I love the design of the seashell pavilion of Azure the Oceanic in Chennai, India, and how the opulent frame around the pavilion literally also frames the views on the Bay of Bengal! Very well done by WOW Architects in Episode #4.

And I also really like episode #9 -- the Museum designed by Emre Arolat Architecture in Istanbul – it is a masterpiece of reinventing an unused warehouse building.

Yet the charm of the UNESCO World Heritage medieval tower in Tallinn, Estonia called “Fat Margarete” featured in Episode #3, is also amazing. KoKo Architects did a great job in how they restored the complex.

The fourth episode of the series was about the WOW project in Chennai, India. Tell us a bit about this.

I’ve known WOW architects for quite a while now. I am a big fan of both their work and of owners Maria Warner Wong and Wong Chiu-Man. Both are super inspiring and open-minded people, and very pleasant to be with. When I asked them both to imagine a project they could feature in our video series, their idea was to introduce Azure the Oceanic, by developer Appaswamy Real Estate.?

What a brilliant project to present! It is an icon in a prominent destination and will draw a lot of attention to the location. It might become a catalyst for the region, not only attracting people to live there, but to grow the focus on sustainable and yet very attractive architecture. ABB’s i-bus KNX technology is one of the key elements that supports both the environmentally friendly aspect and raises the comfort for inhabitants to a very high standard -- not to mention a significant gain in safety and security for all people living in the building.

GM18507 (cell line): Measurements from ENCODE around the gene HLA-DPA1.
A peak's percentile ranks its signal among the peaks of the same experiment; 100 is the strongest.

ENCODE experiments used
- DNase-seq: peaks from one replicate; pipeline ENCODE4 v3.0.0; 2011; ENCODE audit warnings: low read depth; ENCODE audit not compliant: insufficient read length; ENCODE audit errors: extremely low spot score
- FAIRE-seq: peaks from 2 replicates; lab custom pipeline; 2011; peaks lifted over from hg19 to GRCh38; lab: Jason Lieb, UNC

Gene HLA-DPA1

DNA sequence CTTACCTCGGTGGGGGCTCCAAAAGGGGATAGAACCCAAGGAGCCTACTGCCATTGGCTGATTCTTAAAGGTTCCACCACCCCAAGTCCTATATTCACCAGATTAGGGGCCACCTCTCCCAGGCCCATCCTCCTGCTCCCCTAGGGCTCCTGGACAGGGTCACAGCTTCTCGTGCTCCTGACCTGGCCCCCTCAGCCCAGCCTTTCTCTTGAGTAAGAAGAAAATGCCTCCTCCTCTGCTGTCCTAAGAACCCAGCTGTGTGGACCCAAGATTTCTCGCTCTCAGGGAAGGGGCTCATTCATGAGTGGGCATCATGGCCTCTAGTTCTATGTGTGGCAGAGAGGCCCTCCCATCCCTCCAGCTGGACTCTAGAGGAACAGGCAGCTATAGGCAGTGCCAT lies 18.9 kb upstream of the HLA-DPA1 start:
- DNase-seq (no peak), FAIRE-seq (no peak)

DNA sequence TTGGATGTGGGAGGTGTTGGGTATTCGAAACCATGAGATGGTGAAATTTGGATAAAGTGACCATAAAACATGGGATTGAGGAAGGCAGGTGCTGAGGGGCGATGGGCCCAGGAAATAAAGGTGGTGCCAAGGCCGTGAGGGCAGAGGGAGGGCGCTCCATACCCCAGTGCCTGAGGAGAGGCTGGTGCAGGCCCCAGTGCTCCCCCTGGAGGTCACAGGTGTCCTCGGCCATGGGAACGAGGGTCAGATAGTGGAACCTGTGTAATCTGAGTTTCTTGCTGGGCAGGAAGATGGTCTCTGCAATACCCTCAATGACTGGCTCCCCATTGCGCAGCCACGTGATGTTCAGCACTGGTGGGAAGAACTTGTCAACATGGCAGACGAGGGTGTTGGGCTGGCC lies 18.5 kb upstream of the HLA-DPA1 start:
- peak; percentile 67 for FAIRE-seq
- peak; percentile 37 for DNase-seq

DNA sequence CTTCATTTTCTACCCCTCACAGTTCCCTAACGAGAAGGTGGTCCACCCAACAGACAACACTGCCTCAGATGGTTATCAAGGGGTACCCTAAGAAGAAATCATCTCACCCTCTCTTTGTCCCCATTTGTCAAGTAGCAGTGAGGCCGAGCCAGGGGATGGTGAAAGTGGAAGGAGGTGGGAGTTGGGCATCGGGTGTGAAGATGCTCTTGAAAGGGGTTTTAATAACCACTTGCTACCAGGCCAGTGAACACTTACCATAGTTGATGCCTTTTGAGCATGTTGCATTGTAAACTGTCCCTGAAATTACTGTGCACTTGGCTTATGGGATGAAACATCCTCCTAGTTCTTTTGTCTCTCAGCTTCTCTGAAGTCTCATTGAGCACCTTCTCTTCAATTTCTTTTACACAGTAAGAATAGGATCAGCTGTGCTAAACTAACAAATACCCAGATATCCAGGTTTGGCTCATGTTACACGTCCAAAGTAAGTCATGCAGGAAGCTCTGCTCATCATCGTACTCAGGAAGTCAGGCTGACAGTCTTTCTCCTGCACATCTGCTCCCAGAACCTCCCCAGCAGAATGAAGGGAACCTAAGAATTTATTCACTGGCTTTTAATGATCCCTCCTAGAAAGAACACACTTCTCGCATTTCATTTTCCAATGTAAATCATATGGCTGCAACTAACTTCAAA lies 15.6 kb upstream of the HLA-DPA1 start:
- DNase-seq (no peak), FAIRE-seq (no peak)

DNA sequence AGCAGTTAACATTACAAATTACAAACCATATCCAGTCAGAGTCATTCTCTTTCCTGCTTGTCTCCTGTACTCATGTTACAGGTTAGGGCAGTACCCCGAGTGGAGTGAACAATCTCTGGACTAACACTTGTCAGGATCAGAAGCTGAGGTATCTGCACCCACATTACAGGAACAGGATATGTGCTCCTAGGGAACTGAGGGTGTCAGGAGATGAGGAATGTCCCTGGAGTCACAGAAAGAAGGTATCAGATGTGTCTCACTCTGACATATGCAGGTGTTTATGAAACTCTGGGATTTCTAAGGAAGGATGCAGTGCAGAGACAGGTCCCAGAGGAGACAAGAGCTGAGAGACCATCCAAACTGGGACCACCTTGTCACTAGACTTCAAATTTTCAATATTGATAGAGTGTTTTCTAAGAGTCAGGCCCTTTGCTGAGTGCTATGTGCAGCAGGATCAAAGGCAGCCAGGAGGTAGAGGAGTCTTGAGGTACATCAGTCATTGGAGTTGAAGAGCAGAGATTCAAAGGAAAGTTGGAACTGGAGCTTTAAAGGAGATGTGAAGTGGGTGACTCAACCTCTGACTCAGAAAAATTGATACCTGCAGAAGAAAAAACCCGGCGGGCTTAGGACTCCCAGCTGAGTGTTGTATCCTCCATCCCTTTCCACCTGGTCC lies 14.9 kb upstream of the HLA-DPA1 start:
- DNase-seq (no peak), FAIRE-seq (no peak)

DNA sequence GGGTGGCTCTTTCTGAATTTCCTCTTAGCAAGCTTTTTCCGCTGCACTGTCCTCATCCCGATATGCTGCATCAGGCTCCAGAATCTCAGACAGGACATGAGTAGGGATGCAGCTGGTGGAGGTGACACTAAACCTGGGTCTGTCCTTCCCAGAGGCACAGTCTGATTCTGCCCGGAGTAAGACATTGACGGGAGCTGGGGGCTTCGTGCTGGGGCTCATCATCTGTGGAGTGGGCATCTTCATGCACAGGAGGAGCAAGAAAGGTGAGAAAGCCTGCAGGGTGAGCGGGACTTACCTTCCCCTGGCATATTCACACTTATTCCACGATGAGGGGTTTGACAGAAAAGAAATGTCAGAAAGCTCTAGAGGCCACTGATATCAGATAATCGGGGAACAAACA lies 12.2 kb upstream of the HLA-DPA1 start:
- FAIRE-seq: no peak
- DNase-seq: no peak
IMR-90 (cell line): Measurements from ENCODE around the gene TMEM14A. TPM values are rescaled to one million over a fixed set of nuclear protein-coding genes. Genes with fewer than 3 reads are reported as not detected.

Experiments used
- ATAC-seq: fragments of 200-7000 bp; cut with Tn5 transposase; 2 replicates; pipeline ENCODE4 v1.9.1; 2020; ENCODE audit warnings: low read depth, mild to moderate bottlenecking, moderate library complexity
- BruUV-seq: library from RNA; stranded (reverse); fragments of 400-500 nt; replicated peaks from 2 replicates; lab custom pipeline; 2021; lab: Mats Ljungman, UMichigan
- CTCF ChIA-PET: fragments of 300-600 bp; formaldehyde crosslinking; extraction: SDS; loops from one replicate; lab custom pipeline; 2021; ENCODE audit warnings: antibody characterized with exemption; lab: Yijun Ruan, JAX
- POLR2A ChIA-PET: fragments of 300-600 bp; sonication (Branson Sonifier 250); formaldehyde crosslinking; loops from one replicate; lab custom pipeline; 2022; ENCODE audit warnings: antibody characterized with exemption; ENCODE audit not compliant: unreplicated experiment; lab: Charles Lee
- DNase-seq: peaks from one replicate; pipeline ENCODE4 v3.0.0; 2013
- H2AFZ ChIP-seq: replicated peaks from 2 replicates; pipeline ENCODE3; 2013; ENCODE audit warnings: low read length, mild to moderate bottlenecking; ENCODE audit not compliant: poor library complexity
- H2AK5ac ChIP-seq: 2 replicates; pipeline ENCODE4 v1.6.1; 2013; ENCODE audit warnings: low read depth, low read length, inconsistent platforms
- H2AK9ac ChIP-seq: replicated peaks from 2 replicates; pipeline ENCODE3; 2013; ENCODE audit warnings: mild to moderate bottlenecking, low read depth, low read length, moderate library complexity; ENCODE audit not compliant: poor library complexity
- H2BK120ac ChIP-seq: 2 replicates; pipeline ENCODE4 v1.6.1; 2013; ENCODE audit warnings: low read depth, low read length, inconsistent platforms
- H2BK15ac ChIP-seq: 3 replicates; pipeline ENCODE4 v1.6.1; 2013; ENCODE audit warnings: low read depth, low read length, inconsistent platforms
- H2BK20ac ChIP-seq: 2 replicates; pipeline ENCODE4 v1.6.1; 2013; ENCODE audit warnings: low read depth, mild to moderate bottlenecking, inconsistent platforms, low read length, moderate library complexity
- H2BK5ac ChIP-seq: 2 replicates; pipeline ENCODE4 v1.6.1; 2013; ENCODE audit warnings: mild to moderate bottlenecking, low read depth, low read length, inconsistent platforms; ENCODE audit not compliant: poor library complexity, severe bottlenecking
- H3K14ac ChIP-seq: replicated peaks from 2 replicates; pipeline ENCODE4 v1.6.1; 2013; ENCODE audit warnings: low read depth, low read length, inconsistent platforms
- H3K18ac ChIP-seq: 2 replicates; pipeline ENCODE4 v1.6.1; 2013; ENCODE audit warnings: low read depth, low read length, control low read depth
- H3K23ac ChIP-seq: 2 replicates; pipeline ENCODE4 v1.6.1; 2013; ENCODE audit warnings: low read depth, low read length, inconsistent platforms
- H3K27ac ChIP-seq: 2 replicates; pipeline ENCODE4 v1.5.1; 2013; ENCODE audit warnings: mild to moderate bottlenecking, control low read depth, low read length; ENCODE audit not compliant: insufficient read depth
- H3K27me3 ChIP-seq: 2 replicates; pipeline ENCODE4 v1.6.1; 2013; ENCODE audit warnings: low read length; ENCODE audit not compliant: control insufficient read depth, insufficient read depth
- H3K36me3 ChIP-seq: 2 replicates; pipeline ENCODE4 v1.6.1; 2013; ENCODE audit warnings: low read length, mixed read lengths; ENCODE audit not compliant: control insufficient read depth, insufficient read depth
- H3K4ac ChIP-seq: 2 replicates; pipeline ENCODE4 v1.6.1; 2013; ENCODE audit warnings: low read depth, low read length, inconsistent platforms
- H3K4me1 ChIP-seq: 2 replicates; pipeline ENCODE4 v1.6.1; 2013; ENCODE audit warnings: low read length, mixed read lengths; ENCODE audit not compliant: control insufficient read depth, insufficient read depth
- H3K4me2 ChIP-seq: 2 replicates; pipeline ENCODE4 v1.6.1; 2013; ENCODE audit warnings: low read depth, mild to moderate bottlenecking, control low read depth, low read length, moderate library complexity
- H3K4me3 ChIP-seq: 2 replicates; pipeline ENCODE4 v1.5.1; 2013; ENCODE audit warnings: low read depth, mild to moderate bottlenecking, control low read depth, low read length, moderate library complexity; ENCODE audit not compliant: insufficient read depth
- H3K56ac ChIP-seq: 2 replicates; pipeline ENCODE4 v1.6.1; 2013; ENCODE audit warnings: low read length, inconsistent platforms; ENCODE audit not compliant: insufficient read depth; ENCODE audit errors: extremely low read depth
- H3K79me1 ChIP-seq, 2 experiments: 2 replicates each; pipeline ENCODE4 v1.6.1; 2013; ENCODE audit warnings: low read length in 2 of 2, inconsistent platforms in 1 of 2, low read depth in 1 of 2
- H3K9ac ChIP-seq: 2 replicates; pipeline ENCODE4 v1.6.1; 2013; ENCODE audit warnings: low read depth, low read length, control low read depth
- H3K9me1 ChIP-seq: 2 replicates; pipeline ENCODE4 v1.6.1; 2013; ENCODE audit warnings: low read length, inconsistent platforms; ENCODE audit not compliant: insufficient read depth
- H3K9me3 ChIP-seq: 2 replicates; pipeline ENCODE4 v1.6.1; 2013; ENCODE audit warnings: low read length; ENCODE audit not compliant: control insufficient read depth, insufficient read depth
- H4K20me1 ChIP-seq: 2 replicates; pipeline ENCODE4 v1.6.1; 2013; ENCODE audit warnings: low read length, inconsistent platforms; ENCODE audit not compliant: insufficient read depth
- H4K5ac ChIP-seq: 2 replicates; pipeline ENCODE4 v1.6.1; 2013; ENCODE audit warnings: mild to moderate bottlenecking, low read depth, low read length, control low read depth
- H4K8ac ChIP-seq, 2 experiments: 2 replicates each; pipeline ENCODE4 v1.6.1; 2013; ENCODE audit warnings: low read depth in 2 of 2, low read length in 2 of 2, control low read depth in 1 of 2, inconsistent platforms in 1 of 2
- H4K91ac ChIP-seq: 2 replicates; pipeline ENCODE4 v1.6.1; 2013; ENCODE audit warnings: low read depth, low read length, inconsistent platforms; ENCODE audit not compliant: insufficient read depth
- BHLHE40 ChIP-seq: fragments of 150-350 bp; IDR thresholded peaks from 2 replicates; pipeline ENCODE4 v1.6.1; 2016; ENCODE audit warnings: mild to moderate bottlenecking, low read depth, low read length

Wong Chiu Man from WOW adds, “It is no longer about simple ‘LUXURY’, but rather about how responsible and environmentally–sensitive high quality residential lifestyles should be defined in the 21st century. We hope to set a new benchmark standard for architectural detailing, sustainable technology, and spatial and experiential quality for India.”

The COVID-19 pandemic has impacted the architecture and design industry as well. Spaces were created earlier to bring people closer. Now, spaces are more focused on keeping people apart. How can ABB solutions help with this?

Covid-19 will leave its footprint in numerous ways. In general, hygiene standards will change, as everyone is much more aware of how quickly and easily this virus can spread.

With ABB building technology, controlling building functions remotely via phone or voice control minimizes contamination of surfaces and reduces exposure. Movement sensors and presence detection also minimize the need to touch surfaces in public areas. Sensors can also steer access to rooms or locations depending on the actual occupation.?

We will think differently about “good air quality”. It is no longer just CO (Carbon Monoxide) that we want to control, but also the density of aerosols that could harm building users. Therefore, I believe there could be a higher focus on air-quality control solutions, too. Our sensors can measure CO, temperature, and humidity simultaneously, and the systems can take care of air circulation and air-exchange. There are so many possibilities for improvement.